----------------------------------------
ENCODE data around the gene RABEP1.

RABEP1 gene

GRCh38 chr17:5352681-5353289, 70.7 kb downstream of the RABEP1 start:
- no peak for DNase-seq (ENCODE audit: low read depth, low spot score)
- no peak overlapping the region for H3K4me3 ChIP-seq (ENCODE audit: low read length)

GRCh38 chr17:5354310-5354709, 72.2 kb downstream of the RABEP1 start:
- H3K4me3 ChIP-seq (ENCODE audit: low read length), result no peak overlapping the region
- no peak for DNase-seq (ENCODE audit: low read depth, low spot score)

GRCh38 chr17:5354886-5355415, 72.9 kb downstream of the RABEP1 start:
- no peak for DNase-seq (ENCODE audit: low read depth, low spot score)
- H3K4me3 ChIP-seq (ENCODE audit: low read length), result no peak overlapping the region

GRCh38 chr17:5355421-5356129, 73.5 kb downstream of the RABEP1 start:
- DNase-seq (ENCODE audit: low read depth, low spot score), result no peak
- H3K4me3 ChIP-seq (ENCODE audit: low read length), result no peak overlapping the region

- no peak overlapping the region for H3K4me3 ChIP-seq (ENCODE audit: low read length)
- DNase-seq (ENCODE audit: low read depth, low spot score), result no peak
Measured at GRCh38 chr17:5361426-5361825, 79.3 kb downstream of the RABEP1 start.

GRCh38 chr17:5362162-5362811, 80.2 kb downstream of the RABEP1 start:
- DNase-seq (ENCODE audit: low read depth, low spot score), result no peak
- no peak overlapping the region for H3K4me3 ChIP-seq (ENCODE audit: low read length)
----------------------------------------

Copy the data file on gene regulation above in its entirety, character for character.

ENCODE data around the gene RABEP1.

RABEP1 gene

GRCh38 chr17:5352681-5353289, 70.7 kb downstream of the RABEP1 start:
- no peak for DNase-seq (ENCODE audit: low read depth, low spot score)
- no peak overlapping the region for H3K4me3 ChIP-seq (ENCODE audit: low read length)

GRCh38 chr17:5354310-5354709, 72.2 kb downstream of the RABEP1 start:
- H3K4me3 ChIP-seq (ENCODE audit: low read length), result no peak overlapping the region
- no peak for DNase-seq (ENCODE audit: low read depth, low spot score)

GRCh38 chr17:5354886-5355415, 72.9 kb downstream of the RABEP1 start:
- no peak for DNase-seq (ENCODE audit: low read depth, low spot score)
- H3K4me3 ChIP-seq (ENCODE audit: low read length), result no peak overlapping the region

GRCh38 chr17:5355421-5356129, 73.5 kb downstream of the RABEP1 start:
- DNase-seq (ENCODE audit: low read depth, low spot score), result no peak
- H3K4me3 ChIP-seq (ENCODE audit: low read length), result no peak overlapping the region

- no peak overlapping the region for H3K4me3 ChIP-seq (ENCODE audit: low read length)
- DNase-seq (ENCODE audit: low read depth, low spot score), result no peak
Measured at GRCh38 chr17:5361426-5361825, 79.3 kb downstream of the RABEP1 start.

GRCh38 chr17:5362162-5362811, 80.2 kb downstream of the RABEP1 start:
- DNase-seq (ENCODE audit: low read depth, low spot score), result no peak
- no peak overlapping the region for H3K4me3 ChIP-seq (ENCODE audit: low read length)